Do You Need An Interventionist
Interventionists provide many valuable services that go beyond convincing your son or daughter to go to rehab, so you may want to consider hiring one if you're about to address their drinking or drug use.
Parents mainly bring in an interventionist when they perceive their son or daughter are treatment-resistant and afraid of having a bad reaction when they find out rehab is in their immediate future.
Teenagers and young adults are highly manipulative people and have no problem getting their parents to reverse course when confronted about their addiction problem. They will do anything to preserve their right to continue using drugs or drinking, including threatening self-harm and suicide to end an undesirable conversation.
Threats are an effective tactic because the thought of your son or daughter hurting themselves because of something you did will stop you in your tracks. Even lesser threats such as them threatening to cut off communication with you or shacking up with an undesirable boyfriend or girlfriend can be a show stopper.
These behaviors are not only true of kids who need treatment; spouses, siblings, and parents can also present nightmare scenarios when they are confronted about their drinking or using; naturally, children have the most leverage.
I advise families before an intervention that we are starting from a disadvantage because of how addiction corrupts the addict's brain. The disease reshuffles their brain's priorities, placing their drug of choice above other necessities such as food and shelter. This example explains how educated kids from good families end up homeless.
If you attempt to intervene on your son or daughter without a professional interventionist and it's unsuccessful, the opportunity for them to have a fatal overdose, get hurt in an accident, or end up in jail will be increased. Not to mention the incredible stress you're going to experience until you know they're in a safe place.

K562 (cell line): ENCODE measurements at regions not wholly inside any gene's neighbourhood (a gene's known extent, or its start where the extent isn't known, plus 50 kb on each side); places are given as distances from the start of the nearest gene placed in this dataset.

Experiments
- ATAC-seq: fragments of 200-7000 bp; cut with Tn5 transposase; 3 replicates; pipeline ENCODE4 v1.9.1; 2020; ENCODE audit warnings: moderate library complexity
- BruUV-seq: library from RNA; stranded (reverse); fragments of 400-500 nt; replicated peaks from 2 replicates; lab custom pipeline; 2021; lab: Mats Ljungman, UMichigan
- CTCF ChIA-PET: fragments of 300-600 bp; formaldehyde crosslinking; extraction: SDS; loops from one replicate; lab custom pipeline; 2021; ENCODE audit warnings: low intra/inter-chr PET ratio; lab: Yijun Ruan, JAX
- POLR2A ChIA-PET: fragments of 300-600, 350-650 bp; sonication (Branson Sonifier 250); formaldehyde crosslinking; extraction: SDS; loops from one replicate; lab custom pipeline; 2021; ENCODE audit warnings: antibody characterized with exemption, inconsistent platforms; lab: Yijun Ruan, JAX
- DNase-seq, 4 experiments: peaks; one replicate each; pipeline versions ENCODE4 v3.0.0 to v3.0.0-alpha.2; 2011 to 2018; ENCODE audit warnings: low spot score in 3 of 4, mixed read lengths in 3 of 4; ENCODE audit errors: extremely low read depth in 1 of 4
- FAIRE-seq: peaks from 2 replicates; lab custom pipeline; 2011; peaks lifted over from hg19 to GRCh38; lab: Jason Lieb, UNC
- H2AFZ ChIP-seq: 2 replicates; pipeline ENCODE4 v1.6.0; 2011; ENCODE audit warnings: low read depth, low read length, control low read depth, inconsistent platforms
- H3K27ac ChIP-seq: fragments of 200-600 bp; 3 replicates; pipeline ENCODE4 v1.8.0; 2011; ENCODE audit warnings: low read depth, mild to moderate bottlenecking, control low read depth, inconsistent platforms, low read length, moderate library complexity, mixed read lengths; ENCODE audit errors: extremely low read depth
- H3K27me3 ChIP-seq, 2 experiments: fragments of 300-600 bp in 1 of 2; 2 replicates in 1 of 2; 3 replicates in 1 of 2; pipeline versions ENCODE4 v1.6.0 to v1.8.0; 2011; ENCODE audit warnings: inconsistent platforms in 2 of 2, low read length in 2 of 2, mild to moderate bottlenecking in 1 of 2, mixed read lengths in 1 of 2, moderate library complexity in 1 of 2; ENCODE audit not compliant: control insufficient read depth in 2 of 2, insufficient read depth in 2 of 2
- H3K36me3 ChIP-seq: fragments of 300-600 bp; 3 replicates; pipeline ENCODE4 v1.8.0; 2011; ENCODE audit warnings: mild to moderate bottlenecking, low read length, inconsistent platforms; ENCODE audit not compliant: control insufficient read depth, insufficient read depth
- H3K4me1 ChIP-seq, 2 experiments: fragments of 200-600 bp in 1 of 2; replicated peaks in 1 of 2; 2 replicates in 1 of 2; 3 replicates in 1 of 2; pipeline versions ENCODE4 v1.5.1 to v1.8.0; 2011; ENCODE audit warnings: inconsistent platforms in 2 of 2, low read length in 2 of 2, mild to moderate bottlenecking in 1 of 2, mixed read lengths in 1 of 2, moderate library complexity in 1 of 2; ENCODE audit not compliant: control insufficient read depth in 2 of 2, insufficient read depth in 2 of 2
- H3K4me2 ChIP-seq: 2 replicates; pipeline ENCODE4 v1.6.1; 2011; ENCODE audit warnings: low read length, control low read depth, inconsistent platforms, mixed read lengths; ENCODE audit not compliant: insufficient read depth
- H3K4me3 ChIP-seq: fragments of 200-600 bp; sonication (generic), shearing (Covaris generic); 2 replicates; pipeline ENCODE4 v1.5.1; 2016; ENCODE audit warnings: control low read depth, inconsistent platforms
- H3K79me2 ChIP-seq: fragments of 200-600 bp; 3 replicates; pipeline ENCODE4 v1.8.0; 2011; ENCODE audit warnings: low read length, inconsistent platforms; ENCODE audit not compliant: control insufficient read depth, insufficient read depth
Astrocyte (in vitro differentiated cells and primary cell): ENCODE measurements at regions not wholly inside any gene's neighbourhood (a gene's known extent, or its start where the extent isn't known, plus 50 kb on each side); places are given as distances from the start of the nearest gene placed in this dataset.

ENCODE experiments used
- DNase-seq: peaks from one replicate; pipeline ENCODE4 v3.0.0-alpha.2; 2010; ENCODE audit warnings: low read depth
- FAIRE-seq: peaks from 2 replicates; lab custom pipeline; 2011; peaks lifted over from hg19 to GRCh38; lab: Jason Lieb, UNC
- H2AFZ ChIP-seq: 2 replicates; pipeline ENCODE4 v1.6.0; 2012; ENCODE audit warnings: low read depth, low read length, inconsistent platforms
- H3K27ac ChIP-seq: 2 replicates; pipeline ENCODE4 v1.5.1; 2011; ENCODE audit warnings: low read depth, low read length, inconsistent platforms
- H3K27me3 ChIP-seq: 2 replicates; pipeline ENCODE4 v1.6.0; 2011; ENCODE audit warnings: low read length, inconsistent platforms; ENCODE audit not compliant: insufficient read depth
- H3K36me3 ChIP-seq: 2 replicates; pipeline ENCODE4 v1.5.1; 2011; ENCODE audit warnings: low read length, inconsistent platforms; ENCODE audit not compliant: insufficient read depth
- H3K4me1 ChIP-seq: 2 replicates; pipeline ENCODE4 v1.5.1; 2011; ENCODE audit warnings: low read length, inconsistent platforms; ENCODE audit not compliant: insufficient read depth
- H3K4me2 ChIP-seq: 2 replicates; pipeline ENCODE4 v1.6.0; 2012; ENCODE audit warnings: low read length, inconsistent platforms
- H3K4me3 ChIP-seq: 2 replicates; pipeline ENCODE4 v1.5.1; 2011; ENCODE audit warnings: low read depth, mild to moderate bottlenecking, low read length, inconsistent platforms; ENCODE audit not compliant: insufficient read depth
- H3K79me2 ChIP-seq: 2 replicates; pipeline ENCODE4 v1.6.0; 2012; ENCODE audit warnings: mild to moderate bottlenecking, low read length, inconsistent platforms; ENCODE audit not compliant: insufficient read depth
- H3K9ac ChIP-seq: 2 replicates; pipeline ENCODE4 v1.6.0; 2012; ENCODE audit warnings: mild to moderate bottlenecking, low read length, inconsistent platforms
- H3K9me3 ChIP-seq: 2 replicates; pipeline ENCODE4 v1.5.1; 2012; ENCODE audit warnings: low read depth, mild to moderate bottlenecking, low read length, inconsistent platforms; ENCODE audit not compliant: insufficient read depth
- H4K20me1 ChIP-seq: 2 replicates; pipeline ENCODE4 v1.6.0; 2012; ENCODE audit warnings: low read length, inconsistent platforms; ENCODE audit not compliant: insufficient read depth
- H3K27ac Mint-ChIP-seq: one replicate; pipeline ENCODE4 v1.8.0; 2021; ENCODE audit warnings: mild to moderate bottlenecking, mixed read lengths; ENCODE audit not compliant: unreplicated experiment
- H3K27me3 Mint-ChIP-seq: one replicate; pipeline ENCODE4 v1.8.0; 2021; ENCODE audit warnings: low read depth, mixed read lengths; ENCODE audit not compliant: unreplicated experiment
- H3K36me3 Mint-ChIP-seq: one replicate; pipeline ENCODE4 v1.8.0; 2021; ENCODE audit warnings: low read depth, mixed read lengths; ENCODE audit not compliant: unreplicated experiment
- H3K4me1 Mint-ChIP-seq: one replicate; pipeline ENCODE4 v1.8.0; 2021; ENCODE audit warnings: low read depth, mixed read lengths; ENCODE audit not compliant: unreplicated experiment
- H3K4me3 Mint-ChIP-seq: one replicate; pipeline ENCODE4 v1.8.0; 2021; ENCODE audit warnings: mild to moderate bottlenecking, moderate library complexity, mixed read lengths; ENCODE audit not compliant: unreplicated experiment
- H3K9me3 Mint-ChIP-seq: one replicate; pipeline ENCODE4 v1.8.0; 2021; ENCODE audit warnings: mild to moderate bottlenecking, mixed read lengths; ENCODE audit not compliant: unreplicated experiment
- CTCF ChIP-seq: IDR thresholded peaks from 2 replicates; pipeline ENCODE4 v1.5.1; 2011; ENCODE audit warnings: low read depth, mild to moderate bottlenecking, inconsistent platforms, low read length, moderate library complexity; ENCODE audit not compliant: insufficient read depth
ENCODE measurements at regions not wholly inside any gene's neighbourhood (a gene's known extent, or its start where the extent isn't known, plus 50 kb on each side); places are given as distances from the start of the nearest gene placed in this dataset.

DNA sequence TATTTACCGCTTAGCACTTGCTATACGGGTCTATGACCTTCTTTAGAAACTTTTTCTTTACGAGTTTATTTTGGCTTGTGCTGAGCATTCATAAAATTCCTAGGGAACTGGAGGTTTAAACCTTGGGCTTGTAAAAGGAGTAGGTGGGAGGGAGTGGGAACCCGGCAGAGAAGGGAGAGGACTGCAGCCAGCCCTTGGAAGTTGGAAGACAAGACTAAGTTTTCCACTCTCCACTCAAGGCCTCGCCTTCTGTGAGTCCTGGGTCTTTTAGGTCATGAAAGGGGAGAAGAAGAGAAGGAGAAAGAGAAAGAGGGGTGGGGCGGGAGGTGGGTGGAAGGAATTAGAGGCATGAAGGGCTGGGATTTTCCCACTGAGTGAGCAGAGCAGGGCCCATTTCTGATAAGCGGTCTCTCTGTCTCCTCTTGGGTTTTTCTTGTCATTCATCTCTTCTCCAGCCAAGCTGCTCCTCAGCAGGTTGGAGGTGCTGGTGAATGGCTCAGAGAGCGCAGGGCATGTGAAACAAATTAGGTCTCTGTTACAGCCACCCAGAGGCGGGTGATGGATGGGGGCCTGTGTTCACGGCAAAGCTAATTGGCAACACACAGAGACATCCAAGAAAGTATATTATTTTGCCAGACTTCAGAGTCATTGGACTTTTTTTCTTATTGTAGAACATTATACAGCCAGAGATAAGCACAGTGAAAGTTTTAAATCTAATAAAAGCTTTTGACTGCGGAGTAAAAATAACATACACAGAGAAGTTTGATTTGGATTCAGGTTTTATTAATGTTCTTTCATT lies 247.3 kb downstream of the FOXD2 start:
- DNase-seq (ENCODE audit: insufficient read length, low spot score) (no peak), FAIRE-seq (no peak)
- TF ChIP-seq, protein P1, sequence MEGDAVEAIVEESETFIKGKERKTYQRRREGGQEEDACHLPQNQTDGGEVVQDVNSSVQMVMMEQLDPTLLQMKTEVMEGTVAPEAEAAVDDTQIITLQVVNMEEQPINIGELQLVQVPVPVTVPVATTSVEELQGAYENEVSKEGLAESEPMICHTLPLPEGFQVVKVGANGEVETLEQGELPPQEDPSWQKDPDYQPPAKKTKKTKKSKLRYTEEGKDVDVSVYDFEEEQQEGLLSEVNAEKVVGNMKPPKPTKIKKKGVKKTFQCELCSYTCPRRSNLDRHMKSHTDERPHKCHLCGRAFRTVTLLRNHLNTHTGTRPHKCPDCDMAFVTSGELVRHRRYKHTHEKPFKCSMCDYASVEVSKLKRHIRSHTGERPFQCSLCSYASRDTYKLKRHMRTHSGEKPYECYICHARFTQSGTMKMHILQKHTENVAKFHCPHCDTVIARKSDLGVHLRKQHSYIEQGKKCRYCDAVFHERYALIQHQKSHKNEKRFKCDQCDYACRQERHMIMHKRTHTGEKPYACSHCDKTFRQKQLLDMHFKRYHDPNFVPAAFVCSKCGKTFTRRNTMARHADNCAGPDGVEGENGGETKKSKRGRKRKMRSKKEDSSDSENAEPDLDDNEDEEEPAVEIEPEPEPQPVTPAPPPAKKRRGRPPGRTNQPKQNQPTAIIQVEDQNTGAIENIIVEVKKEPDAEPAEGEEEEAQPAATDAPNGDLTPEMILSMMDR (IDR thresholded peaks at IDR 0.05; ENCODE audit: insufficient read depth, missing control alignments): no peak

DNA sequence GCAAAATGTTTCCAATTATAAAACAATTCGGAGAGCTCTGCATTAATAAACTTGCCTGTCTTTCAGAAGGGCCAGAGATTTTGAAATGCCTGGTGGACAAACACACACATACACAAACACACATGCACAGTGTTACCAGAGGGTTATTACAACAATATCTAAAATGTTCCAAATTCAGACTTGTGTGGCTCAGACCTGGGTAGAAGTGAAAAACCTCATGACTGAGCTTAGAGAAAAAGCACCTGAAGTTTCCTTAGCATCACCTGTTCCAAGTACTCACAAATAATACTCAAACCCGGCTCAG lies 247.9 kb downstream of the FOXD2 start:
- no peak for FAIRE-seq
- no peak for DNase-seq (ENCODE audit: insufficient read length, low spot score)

Having a professional interventionist by your side will reduce the uncertainty and stress that come along with confronting someone about their addiction. This conversation is familiar ground for interventionists, and they are equipped to respond adequately in these situations.
Additionally, teenagers and young adults tend to be less hostile when being met by an unfamiliar person who they presume is a professional there for their benefit. However, even in the presence of a professional, people on the receiving end of intervention can still be difficult, so never assume it's an easy case.
I usually have a "difficulty factor" in my head going into an intervention based on what I know about the individual being intervened on and what I have observed working with the family. This factor is not something I share with the intervention participants; it's just part of my thought process. Either way, I always prepare for the worst-case scenario.
The benefits of an experienced interventionist should be apparent in your first conversation with them. They should be asking a lot of questions so they can fully understand your family's circumstances.
Some of the things I ask about in the first conversation are a history of addiction, previous treatment attempts, depression, anxiety, suicide attempts or self-harm, marital status, previous legal problems, prior hospitalizations, children, education, work history, relationships, health insurance and the family's ability to pay for treatment, etc.
Even when your son or daughter is willing to go to treatment or even asked for help, an interventionist can have tremendous value. I have worked on numerous cases where an intervention was not necessary.
Having an interventionist manage the case or act as a project manager can yield several benefits. For starters, it takes a lot of pressure off the parents because they don't have to worry as much about making a bad treatment decision. Interventionists visit twenty or thirty treatment centers every year and know which ones are good and which ones to avoid.